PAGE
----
Loss of Span/Depth – LIA

July 31, 2008

You don’t get depth from blog posts. Even the most thought-out, well articulated, brilliant blog-post of all time. You don’t get depth from a Wikipedia entry (even if the trail seems to lead all the way to the bottom of something deep). Even if the internet-source is something depth-ful, you lose the depth almost by default when you view the content on a computer screen: when it’s so easy to make something on the computer disappear, this should be a sign of the ease-of-forgetfulness will as easily analogize over to your mind.

Where do you get depth? From books: textbooks, novels, short stories, popular science books, notebooks (yes, even your own!), basically anything paper you can hold in your hand. I don’t mean to be Ludditic here, but there is something to be said for the modularity and discrete-ness (literally discrete units of information) of a book. A computer screen can hold anything at any time: Maxwell’s equations, a sonnet, a neat YouTube video (‘I’m old Greg!!!’), or the rambling of a fool (this being a case in point). A book only has that freedom until the ink hits the page: from there on out, it’s up to you to choose which module you’d like at any time. The book lends itself to single-tasking.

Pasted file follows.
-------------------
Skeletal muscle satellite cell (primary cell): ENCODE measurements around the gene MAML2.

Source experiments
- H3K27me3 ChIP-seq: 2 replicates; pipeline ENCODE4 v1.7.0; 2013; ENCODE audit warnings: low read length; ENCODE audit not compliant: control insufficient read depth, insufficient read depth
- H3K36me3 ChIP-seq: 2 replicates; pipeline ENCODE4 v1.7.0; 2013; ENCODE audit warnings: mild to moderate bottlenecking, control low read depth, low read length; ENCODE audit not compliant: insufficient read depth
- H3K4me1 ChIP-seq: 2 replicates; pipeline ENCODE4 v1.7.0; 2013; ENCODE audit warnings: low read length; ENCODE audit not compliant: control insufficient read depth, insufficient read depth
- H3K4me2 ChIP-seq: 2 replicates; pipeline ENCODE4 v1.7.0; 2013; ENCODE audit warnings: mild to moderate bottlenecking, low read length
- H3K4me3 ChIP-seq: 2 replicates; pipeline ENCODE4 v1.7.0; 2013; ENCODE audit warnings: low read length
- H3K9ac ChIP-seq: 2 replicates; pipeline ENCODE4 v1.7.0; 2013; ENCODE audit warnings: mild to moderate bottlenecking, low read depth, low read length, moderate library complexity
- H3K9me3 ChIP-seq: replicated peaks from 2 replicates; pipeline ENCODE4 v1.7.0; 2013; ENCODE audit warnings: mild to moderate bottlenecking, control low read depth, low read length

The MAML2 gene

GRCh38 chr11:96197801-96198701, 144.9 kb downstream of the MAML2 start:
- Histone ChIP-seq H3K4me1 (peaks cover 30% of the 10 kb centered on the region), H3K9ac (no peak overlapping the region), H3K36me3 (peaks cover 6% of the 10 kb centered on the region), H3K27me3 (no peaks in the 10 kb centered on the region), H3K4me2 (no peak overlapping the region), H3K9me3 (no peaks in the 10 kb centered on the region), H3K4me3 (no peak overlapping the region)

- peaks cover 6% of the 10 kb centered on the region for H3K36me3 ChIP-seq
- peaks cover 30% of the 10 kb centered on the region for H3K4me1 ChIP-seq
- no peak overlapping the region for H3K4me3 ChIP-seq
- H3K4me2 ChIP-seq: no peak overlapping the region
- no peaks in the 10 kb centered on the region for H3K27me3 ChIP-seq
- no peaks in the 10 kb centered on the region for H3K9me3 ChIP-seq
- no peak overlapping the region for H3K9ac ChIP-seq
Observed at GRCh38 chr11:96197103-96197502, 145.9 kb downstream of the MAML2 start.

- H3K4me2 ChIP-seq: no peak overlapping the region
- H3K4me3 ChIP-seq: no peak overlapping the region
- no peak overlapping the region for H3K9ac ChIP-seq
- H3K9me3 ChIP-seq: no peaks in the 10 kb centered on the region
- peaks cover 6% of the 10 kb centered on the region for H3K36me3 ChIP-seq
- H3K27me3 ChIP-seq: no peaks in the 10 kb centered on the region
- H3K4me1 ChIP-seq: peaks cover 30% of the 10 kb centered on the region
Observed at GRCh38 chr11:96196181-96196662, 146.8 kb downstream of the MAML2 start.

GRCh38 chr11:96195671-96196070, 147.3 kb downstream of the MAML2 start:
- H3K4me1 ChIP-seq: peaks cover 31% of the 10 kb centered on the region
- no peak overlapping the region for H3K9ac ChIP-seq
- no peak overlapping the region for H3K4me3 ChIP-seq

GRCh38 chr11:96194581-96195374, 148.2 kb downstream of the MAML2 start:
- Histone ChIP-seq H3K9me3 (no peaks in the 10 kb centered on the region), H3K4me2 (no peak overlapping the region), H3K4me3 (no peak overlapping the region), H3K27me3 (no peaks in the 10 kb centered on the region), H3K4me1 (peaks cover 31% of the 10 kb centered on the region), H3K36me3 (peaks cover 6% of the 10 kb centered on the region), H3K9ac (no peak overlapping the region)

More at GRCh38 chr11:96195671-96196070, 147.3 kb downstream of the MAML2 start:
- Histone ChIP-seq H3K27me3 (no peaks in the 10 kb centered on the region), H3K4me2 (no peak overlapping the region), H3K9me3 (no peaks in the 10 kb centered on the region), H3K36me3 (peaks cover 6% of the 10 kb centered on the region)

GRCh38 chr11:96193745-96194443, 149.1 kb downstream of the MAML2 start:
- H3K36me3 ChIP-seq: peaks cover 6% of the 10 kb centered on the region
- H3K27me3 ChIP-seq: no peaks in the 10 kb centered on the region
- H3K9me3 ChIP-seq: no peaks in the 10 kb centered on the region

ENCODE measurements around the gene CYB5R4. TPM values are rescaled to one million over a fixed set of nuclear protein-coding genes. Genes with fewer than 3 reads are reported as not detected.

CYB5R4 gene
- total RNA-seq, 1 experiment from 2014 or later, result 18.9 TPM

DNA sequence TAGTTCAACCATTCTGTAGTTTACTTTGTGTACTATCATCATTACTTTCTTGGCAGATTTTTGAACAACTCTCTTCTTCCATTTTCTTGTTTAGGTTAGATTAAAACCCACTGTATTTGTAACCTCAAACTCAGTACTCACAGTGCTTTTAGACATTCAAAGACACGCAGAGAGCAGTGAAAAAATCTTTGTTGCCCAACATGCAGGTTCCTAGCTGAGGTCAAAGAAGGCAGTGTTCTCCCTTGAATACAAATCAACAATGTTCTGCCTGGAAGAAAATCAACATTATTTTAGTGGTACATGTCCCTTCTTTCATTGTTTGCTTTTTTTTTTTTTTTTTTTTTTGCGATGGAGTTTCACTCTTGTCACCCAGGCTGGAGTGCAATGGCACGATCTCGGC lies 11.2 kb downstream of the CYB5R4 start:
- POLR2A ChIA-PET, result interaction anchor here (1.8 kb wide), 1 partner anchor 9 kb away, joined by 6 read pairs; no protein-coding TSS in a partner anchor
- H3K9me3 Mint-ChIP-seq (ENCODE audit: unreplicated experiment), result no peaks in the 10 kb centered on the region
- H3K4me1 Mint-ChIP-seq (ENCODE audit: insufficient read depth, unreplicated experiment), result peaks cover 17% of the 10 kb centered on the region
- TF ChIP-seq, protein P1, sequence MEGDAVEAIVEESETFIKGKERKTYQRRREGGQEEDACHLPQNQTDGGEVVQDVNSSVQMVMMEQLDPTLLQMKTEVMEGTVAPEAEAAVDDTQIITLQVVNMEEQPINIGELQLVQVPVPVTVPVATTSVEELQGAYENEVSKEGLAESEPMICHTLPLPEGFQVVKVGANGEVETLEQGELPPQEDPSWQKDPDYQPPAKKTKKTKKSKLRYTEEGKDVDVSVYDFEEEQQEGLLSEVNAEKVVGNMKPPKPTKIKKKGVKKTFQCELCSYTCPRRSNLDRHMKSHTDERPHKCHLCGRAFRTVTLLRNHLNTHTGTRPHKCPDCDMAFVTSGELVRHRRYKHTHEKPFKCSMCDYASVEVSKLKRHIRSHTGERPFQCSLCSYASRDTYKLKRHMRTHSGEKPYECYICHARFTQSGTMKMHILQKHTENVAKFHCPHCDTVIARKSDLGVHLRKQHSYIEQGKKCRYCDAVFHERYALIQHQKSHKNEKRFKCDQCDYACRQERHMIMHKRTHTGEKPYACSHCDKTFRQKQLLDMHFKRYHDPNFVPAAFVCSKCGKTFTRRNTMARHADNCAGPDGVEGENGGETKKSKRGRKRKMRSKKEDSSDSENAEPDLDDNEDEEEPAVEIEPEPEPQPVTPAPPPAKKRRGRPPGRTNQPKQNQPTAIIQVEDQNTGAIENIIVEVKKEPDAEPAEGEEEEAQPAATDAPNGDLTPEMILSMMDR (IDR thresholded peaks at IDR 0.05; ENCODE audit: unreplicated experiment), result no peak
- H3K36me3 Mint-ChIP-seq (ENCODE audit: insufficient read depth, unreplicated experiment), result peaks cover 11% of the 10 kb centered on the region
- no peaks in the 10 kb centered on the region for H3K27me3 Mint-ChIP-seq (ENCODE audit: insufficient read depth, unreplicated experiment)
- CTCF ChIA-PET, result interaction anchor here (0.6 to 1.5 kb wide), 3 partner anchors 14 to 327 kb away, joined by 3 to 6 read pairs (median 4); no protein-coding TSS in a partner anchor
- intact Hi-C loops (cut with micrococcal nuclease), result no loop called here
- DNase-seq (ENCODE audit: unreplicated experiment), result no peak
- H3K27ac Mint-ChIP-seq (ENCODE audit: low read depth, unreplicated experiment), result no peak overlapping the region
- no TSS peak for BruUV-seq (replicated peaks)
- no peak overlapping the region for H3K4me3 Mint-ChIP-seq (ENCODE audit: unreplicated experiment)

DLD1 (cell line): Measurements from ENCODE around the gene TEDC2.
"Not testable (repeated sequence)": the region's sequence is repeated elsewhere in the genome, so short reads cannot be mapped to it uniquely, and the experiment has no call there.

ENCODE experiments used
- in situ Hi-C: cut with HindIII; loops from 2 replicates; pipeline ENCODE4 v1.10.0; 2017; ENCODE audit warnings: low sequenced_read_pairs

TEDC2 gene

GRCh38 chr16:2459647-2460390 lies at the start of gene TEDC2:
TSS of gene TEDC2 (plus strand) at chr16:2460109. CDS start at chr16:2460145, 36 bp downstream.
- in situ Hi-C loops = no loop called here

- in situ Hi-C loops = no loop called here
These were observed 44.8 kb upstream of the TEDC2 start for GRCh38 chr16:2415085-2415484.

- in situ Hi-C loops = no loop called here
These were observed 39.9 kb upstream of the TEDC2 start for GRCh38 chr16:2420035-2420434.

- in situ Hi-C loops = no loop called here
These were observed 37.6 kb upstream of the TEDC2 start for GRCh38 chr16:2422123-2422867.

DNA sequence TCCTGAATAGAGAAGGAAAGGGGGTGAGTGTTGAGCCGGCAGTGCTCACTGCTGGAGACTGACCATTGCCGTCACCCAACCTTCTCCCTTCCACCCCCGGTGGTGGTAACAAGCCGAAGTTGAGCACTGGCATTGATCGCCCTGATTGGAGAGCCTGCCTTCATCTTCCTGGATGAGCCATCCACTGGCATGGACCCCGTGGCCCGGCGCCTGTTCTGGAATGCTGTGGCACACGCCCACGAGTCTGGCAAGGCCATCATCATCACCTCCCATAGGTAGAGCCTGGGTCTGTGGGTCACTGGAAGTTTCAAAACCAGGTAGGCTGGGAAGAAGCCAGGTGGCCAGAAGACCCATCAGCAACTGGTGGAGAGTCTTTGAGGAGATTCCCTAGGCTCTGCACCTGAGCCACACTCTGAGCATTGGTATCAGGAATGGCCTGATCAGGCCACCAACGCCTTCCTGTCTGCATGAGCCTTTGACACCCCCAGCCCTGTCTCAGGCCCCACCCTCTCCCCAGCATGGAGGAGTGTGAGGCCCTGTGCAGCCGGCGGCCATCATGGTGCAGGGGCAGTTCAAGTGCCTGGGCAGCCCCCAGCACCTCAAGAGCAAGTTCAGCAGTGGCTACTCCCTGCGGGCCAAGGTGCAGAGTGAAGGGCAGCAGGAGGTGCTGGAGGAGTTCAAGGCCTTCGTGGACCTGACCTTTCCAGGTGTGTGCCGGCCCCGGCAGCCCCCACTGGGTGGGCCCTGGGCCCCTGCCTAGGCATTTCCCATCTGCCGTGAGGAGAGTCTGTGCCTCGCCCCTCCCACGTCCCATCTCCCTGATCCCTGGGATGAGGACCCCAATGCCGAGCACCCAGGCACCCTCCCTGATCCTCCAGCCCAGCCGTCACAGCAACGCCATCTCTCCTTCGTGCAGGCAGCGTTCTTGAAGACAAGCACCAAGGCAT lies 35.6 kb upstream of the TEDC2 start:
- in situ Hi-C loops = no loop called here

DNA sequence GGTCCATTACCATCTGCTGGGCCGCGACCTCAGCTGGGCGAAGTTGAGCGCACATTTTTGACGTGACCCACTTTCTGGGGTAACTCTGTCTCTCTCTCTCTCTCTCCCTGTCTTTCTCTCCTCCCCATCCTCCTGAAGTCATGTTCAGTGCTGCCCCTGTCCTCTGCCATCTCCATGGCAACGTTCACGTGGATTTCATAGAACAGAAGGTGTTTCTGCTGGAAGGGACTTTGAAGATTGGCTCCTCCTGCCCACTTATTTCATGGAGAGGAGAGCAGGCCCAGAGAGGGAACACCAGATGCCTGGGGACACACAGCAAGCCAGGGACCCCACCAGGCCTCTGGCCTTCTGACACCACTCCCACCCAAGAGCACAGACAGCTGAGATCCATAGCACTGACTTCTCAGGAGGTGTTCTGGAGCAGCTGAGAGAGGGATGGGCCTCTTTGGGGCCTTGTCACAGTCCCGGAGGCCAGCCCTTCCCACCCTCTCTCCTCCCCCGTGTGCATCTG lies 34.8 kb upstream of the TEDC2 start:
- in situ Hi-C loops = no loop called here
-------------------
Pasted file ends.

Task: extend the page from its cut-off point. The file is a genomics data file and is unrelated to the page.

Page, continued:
Of course, all of these ‘problems’ thus far with the computer and the internet are a function of this human, not of the technology. But unfortunately, or fortunately, the easier thing to change is the technology, not this human. This human is pretty stubborn, set in its ways, and much less easy to adapt. That’s just the name of the game.


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